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Referencing previous article: Are multiple entry points good or bad?

Our Intranet design has IA and global navigation that is currently based on locating targets along three axes. Content is sparsely populated within these axes. The three axes used are company division, company office, and department. The idea was initially that any sites created within this intranet would have values at all three axes, and that anything too ambiguous to fit cleanly within these axes would go under root-level "Global *" pages, for example, "Global Legal", and that those global pages would override the intermediate landing pages for any of the department selections. Essentially, almost every departmental site would be two clicks away from the homepage.

The problem is that this has been a huge bear when trying to slot new content. There's no content that is office-specific and in my view we're unlikely to have any, so designing around an axis that's not really relevant to filtering the content isn't going to do anything other than make content access less direct, and introduce artificial barriers between people that work on the same content within the same division but different offices. There's content that is slotted divisionally and then by office only by virtue of the fact that people in that office made it, but it's frequently information that would be relevant or useful to people outside that division and office and doesn't have any principle of "ownership".

The IA decisions which were made before my arrival also introduced technical problems that I'm now working on solving, and as part of this solution, I'm taking the time to try to convince highers-up that the approach taken is (in my view) a suboptimal one. The company is not very large (<300 employees) and this IA seems grossly overengineered for the task. The analytics bear this out - the only people that use the office axis are those that operate in small remote locations (five or fewer people). I don't want to disenfranchise those people, but in my view, the enforcement of inclusion of physical location in the data is forcing us to make other bad decisions. Then there's also the (in my view) arbitrary decision to determine what is and is not a valid department. For this design, we have grouped all the finance and accounting material into a single node which then branches off into separate subnodes, despite each of them having plenty of unique content on their own. The parent node itself has no function other than forcing the user to make one more click to get to the content they were looking for.

My plan is to leave the current navigation system intact but reorganize all the content so that content is shared between divisions within the same site unless it makes sense to segregate it, so the organization of content is flattened down rather than almost always being three levels deep. Suborganizations of the content would not have to adhere to any static sorting (IE - URLs wouldn't have to always be /department/division/office/home.aspx). This would allow the departments themselves to determine a particular sub-organization system, if one is needed at all. This would also allow for subdivisions such as the aforementioned Finance and Accounting groups to be handled more cleanly.

Am I making the better approach here? I'm all for keeping things simple for the users, but it seems to me that we're diluting the experience in the interests of making it overly accessible.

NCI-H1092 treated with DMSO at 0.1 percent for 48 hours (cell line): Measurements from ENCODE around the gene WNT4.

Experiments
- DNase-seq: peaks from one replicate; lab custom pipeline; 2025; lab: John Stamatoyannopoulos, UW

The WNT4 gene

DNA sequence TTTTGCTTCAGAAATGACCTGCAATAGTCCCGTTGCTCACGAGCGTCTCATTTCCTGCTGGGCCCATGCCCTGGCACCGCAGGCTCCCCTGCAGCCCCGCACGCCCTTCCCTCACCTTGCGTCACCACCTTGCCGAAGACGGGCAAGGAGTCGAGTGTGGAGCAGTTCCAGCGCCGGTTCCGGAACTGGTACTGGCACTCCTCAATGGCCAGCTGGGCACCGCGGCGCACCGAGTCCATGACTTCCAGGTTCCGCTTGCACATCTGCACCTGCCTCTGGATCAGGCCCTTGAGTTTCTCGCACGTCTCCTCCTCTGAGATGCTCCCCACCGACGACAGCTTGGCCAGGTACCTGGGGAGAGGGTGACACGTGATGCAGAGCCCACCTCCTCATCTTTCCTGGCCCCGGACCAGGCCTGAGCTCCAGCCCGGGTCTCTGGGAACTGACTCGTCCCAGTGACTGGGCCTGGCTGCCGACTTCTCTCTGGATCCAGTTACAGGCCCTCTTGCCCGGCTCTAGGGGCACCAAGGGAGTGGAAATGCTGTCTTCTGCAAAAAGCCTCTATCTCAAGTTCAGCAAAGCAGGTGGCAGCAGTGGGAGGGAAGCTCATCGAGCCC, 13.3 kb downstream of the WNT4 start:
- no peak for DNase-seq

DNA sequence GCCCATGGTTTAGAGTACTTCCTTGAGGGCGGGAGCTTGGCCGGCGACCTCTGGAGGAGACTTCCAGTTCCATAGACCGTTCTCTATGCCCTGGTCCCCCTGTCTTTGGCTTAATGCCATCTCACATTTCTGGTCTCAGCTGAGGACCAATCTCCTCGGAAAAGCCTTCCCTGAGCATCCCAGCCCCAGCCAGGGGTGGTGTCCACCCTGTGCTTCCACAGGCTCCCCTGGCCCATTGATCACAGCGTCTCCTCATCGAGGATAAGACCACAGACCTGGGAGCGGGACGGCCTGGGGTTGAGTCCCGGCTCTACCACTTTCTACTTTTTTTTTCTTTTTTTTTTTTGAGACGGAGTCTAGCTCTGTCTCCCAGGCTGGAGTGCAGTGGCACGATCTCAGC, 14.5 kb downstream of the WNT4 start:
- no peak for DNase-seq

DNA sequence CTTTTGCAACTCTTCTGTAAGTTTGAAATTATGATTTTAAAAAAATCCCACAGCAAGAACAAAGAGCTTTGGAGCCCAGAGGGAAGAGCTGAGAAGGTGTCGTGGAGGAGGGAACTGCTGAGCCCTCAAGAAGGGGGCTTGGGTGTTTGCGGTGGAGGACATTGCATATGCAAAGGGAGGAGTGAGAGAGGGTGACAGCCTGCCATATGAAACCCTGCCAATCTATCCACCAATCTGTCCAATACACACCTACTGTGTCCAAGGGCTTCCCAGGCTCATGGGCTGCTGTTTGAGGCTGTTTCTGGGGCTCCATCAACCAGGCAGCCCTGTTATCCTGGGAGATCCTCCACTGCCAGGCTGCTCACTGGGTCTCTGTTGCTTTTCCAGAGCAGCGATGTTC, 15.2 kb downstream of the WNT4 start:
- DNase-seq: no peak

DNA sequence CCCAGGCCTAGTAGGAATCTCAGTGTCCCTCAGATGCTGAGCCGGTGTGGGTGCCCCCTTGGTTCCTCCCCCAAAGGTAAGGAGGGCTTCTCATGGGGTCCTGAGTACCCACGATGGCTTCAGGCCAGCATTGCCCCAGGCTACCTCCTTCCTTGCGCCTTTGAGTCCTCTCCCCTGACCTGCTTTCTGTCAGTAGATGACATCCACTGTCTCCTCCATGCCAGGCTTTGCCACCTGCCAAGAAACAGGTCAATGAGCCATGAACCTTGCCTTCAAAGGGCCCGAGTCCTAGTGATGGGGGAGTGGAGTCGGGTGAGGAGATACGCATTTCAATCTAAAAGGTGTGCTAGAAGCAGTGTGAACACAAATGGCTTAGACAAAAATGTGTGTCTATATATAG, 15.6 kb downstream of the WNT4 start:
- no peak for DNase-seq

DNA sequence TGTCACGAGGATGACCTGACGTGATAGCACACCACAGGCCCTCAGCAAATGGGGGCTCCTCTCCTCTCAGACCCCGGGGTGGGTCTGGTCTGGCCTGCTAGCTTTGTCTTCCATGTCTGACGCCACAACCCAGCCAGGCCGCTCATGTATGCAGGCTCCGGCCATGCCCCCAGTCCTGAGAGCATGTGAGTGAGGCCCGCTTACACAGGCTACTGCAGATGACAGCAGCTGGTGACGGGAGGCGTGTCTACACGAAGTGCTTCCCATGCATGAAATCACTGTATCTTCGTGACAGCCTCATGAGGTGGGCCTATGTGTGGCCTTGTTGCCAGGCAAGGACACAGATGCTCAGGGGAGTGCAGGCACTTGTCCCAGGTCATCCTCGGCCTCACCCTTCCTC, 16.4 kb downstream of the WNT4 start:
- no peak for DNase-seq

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Hello Drew Lanclos, could you add some kind of diagram or schematic view of the parts of the intranet that are relevant to this question? It might help a lot. –  Gildas Frémont May 6 '13 at 18:36
    
What type of content does the intranet displays ? –  Gildas Frémont May 6 '13 at 18:52
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I'll update the question with an illustration and tree diagram. –  Drew Lanclos May 7 '13 at 14:00

1 Answer 1

As I understand it: company division, company office, and department have hierarchy between them in the architecture of the intranet but in real life they do not. Furthermore your stakeholders don't want to shake their mental model of the organisation.

To get started, you do NOT want to discuss someone mental model: that is not your role, it might even be the opposite of your role as a designer (personal opinion), in fact when discussing this mental model with highers-up you take a big risk since you are discussing their job and decisions for the company, not just for the intranet.

What you can do is helping the content to be shared among offices since that is the objective: if you are trying to make the intranet more coherent or more aesthetically organized then you are wrong. All this is not about you and your sense of grace, it is about the users and the management.

Keep the same main navigation and the same organisation for the content but add a way for the users to have access to the content that is relevant to them. You know a content is relevant thanks to the labels and semantics. Semantics is hard, so you want to use labels. If the content is not well labeled, find a way to automatized, if it is not possible, help the user to label it well so it can be spread among those who might be interested.

Also you can allow other users to interact with the content (comments, upvotes, shared counter, number of readers... up to you) so employees from an office will see that other folks in another office are interested in what they say.

If the system works people are going to start using it differently: as you imagined.

By the way: three dimensions content access is not to many, it just make your job a little bit harder.

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